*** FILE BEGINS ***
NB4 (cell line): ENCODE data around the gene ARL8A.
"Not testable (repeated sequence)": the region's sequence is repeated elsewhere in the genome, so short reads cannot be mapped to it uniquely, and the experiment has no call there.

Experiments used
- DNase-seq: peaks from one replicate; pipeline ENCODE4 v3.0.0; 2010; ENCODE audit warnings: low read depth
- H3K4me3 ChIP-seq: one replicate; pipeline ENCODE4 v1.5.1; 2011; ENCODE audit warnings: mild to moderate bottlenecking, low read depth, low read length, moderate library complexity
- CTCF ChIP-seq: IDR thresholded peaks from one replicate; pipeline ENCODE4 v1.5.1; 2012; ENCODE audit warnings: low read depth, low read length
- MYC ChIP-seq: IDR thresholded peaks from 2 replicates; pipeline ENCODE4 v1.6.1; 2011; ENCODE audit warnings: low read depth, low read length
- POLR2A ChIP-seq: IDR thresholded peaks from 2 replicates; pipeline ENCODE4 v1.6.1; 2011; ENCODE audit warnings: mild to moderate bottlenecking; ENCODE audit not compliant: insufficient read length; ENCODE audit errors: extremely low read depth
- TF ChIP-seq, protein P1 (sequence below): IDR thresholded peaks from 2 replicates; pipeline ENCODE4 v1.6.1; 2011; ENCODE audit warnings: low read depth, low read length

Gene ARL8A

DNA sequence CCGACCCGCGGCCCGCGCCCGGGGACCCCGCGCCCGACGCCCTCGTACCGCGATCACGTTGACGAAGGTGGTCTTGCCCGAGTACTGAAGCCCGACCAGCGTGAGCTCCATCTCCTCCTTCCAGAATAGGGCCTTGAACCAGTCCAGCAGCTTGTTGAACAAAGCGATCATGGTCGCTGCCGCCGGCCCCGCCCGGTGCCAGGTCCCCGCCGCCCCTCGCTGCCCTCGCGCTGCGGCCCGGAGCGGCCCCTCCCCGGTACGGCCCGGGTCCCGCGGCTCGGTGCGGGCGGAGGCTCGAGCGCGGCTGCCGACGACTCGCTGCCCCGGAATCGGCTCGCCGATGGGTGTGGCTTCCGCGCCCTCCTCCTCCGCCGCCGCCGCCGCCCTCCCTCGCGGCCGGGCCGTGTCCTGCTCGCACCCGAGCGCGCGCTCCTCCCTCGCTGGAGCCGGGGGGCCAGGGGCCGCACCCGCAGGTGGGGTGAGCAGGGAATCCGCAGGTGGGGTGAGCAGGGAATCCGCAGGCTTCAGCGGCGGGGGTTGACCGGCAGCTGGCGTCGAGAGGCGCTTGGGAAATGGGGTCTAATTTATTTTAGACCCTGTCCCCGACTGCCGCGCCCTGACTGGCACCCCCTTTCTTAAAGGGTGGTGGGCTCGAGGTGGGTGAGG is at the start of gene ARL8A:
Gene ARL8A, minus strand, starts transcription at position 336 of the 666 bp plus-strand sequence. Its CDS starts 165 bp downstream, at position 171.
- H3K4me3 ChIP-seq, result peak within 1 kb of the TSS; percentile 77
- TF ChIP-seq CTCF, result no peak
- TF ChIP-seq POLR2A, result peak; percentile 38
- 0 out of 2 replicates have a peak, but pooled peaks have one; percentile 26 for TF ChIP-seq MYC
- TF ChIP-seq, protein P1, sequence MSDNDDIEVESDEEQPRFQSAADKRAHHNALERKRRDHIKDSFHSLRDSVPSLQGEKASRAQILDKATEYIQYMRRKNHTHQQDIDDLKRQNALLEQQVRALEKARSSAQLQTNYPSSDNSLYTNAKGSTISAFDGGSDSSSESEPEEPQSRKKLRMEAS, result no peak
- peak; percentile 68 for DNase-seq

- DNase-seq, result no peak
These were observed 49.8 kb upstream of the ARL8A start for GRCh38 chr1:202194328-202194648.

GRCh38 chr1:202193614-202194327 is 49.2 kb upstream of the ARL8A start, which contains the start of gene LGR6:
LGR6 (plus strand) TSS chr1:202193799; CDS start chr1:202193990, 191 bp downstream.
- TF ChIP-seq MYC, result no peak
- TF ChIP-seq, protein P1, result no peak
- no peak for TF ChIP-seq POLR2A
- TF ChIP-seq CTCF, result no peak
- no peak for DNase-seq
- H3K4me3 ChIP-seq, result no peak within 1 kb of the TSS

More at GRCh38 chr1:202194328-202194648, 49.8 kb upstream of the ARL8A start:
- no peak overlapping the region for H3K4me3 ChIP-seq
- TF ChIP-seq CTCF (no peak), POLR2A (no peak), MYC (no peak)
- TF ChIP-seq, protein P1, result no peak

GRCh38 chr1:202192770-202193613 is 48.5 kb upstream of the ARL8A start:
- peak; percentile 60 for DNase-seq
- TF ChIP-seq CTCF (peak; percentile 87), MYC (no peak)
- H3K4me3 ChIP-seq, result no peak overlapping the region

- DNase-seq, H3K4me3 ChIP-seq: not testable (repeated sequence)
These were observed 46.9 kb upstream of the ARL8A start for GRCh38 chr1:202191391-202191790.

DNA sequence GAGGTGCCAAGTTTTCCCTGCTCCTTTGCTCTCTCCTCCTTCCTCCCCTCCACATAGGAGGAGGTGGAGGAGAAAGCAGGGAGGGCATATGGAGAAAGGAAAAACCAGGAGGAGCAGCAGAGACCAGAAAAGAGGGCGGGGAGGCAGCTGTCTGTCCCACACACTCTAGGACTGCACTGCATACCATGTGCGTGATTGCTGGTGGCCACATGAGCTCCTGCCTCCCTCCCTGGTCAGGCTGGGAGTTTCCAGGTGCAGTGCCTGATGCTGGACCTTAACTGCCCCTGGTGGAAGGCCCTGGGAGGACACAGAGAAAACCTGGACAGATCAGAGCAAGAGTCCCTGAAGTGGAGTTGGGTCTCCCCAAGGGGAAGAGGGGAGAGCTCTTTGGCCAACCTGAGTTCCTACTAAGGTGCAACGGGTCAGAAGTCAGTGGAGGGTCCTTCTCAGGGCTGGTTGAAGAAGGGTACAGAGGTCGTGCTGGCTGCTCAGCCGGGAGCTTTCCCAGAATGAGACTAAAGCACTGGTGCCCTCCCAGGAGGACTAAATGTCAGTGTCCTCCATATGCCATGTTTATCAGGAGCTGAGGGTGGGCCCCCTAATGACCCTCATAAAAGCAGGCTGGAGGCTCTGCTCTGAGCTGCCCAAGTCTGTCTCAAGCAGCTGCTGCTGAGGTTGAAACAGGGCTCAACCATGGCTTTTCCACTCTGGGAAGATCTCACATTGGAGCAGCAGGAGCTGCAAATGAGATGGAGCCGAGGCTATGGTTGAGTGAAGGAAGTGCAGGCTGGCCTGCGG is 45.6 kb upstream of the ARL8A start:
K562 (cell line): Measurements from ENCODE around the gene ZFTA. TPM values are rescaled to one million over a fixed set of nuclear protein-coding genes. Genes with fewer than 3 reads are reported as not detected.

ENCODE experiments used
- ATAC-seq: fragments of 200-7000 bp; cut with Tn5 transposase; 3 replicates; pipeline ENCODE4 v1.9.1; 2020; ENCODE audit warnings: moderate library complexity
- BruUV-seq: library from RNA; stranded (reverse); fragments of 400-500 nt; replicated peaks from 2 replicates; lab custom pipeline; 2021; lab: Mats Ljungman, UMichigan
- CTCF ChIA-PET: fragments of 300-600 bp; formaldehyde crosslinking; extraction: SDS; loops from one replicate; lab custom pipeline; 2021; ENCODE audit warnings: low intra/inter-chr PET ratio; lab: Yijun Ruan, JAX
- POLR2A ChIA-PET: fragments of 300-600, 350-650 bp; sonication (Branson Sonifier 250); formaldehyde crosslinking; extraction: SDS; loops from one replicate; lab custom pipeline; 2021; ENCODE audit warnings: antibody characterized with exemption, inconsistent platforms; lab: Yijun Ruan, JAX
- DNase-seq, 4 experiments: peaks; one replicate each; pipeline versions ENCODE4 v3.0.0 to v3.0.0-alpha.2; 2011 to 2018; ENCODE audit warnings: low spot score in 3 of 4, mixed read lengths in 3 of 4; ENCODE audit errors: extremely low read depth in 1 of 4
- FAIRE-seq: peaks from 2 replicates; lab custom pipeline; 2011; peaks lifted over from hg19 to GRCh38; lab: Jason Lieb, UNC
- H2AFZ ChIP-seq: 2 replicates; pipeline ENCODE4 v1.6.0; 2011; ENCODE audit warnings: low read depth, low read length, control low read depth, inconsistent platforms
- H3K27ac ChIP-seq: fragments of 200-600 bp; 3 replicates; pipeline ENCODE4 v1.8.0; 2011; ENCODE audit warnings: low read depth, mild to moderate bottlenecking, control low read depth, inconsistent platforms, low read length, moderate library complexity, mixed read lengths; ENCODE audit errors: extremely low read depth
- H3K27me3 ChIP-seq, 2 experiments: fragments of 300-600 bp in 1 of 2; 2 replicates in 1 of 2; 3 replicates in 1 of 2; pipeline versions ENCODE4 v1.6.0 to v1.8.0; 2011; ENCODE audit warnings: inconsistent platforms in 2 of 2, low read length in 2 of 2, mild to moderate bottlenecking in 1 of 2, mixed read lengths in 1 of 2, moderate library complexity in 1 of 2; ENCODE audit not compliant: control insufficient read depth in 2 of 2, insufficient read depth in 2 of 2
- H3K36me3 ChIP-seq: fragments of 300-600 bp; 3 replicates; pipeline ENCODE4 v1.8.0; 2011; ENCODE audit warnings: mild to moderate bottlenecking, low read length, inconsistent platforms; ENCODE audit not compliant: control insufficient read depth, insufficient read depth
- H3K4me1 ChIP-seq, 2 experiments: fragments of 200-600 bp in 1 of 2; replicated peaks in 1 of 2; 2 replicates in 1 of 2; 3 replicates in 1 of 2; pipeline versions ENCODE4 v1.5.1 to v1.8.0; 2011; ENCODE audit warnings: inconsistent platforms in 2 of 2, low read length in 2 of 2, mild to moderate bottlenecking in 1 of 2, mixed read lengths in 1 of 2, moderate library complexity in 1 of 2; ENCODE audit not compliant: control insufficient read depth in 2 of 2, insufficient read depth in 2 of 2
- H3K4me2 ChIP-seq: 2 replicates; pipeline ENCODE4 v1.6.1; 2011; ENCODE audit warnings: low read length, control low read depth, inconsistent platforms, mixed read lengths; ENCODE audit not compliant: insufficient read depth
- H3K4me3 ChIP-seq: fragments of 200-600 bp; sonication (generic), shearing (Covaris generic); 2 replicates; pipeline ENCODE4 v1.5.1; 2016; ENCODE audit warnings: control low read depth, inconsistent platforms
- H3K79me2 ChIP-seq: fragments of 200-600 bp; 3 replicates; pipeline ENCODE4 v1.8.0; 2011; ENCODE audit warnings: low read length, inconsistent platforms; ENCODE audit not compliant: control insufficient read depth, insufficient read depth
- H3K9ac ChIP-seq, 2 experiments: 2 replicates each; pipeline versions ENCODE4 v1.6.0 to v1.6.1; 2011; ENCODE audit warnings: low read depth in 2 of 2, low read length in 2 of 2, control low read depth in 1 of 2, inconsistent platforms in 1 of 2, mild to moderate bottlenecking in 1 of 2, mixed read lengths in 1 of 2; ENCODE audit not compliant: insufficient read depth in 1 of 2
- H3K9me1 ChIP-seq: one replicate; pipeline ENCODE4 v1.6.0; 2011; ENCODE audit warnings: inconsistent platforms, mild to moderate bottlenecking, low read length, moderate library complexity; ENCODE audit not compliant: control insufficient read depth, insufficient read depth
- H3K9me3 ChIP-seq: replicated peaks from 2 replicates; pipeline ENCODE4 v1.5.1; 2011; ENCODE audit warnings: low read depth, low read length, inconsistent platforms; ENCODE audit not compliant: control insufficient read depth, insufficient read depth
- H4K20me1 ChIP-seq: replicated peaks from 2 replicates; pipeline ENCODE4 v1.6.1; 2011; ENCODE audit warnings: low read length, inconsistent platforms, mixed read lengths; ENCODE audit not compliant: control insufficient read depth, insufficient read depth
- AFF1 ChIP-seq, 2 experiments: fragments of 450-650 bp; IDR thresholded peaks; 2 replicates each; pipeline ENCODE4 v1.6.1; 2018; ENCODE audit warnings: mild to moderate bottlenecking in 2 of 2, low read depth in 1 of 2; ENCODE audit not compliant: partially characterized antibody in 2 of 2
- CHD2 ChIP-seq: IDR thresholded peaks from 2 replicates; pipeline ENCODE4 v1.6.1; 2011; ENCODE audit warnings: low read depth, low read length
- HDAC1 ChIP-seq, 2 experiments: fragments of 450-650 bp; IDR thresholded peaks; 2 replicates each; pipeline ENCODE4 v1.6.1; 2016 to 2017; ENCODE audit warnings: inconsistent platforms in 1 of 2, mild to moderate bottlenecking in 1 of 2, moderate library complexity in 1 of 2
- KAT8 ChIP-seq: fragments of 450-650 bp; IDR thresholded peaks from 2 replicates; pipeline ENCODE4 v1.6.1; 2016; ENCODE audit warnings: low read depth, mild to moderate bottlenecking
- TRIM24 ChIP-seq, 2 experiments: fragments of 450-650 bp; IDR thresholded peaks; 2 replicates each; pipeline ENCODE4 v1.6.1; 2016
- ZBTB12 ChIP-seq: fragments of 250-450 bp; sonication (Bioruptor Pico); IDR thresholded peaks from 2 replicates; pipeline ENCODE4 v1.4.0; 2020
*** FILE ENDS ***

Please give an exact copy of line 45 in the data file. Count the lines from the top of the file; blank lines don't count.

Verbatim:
- POLR2A ChIA-PET: fragments of 300-600, 350-650 bp; sonication (Branson Sonifier 250); formaldehyde crosslinking; extraction: SDS; loops from one replicate; lab custom pipeline; 2021; ENCODE audit warnings: antibody characterized with exemption, inconsistent platforms; lab: Yijun Ruan, JAX